It's been two years and the Obama administration, its apologists on the professional left, Congressional statists and assorted liberals and left-wingers still haven't answered this question: If the federal government can require Americans to buy health insurance, what limits are there to its power? Even if it could answer that, it would have to answer the logical follow-ups:

What will it require us to buy next? How is commerce then defined if doing nothing now is commerce? Who then decides what goods and services are proper and essential to buy? 

But not to get ahead of ourselves. The Obama Justice Department has steadfastly and cautiously avoided the predicate question in the several lower court arguments in which it has engaged. After today's warm-up act arguments on the late 1800s Anti-Injunction Act (whether the case even has standing until a tax or penalty is levied), it won't have a choice in avoiding the question as it defends Obamacare in full tomorrow and Wednesday in near-historically-unique three-day hearing before the U.S. Supreme Court. It pretty much comes down to that question, because it isn't a case about health care. It's a case about liberty, one that gets straight to the constitutional text itself. Mike Brownfield of The Heritage Foundation provides an excellent overview of what to look for, the consequences of a decision either way, and the conclusions to expect at its The Foundry Blog's Morning Bell. In part, he writes:

If the Court upholds the mandate, America will be in the same position it finds itself today — facing a law that vests untold power and resources in the hands of the federal government, that transfers health care decision making from individuals to unelected bureaucrats, and that increases costs while decreasing access. In short, America’s health care crisis will get worse, not better, and future generations will be left paying the tab. What's more, if the Court allows the individual mandate to stand, it will unhook Congress from its Constitutional leash, empowering it to regulate commerce and individual behavior in new ways never before imaginable.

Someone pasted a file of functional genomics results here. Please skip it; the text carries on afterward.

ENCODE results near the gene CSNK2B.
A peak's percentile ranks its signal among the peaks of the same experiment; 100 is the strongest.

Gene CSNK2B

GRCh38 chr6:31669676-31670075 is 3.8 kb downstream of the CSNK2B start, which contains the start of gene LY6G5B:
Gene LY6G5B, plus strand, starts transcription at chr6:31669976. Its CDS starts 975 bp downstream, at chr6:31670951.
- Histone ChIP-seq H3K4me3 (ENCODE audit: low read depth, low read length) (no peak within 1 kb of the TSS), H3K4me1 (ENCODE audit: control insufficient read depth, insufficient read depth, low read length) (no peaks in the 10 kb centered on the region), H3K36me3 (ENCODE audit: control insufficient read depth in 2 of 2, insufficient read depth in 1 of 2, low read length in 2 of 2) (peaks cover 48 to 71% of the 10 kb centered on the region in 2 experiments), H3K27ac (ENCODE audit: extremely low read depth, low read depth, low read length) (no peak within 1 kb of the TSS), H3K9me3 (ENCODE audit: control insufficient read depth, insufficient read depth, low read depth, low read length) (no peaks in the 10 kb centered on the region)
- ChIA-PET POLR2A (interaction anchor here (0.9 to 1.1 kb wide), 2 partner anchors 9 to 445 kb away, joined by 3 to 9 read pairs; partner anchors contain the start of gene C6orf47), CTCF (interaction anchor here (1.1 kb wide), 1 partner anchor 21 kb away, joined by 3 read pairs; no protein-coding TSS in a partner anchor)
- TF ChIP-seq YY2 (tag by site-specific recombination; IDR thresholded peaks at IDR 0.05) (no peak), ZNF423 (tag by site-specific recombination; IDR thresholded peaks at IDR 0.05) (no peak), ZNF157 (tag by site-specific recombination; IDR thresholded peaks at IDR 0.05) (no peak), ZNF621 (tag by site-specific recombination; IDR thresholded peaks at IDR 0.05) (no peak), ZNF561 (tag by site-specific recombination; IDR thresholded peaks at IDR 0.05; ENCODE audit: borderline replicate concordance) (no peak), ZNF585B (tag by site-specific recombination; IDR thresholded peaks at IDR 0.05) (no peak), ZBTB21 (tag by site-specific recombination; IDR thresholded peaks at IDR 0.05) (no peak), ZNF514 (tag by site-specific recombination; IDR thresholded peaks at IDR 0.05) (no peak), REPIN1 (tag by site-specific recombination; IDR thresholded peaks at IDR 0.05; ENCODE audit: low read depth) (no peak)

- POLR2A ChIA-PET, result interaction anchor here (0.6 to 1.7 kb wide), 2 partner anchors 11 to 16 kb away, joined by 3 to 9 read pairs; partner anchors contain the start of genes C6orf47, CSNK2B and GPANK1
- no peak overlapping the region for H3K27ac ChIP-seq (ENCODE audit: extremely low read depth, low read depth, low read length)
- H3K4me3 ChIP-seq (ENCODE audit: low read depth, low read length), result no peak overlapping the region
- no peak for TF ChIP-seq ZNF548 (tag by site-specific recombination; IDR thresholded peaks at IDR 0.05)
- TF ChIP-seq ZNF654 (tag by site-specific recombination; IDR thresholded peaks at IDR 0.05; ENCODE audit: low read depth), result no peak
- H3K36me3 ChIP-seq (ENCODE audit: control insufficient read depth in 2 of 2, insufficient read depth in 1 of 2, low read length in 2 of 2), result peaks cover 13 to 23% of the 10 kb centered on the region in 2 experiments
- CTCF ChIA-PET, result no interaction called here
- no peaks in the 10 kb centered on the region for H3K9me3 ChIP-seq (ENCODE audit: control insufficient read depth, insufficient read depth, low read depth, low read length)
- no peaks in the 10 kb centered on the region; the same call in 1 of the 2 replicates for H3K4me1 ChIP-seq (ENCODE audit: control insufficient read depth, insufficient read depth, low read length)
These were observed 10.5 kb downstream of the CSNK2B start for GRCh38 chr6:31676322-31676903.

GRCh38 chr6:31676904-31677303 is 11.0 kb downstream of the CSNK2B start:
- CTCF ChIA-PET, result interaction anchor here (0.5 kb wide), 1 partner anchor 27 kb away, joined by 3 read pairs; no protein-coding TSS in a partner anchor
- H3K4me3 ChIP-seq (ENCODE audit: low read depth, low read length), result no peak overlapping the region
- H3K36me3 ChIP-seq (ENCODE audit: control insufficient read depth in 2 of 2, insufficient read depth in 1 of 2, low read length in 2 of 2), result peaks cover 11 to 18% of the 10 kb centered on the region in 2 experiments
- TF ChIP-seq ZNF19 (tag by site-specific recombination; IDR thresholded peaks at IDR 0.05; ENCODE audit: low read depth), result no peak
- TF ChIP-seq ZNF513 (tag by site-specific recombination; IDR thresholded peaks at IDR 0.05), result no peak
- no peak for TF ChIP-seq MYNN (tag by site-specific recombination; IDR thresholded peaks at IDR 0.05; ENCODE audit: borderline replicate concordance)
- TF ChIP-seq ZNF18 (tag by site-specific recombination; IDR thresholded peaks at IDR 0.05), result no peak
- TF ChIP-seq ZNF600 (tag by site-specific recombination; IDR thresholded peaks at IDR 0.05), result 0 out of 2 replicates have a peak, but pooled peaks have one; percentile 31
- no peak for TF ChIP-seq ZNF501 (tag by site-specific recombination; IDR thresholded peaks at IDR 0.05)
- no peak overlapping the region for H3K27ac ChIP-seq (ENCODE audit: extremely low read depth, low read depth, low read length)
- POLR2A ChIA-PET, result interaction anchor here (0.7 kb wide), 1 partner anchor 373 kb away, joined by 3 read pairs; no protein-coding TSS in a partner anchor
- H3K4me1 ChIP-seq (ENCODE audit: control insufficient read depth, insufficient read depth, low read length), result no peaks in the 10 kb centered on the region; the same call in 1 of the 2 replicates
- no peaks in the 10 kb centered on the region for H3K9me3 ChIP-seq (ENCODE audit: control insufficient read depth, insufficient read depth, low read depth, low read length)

More than, that, though, is at stake. It's an issue not widely discussed concerning Medicaid and a complete submission of the states to the Leviathan's will at the expense of a forced financial destitution:

There is another issue, too, tied to Obamacare, and that has to do with Congress’s decision to impose new requirements on states forcing them to expand the Medicaid program and abide by the federal government’s conditions, leaving them to shoulder much of the costs while operating Medicaid according to Washington’s whims. If the states don't comply, they could lose all Medicaid funding, putting them in an untenable position in which both their autonomy and their sovereignty collapse under Obamacare’s weight. It is up to the Court to decide whether Congress overstepped its bounds.

Coincidentally, another of the Patient Protection and Affordable Care Act's hot button issues flared up earlier this month and came into full focus over the weekend — death panels. A House committee voted overwhelmingly to repeal the Independent Payment Advisory Board (aka, Death Panels) with bipartisan support (see Paul Kaminsky at The American Spectator).

While that vote didn't receive much press from the Mainstream Media (surprise!), death panels were all the talk after news broke that former Vice President Dick Cheney, at age 71, underwent a heart transplant. After all, the left complained, someone younger should've got the heart. He didn't "deserve" it. He "didn't wait long enough" (he waited 20 months, a little longer than average).

When critics of Obamacare raised concerns over bureaucrats making life and death decisions, the left vilified them as paranoid and scare mongers, and that the only people advocating them were odd balls with no credibility. That, we suppose, did not include the left's favorite economist, Paul Krugman, who gladly embraced death panels on ABC News in late 2010 (see video). It must not include Dr.  Nancy Snyderman, NBC News' medical expert, either. She lays out the "moral" case for denying Mr. Cheney his life saving transplant, as Kyle Drennen at reports. Here's the new Dr. Death (or Death Panel Queen) in her own words:

Death panels? Not on their life. But the left does want to pick who else lives and who dies.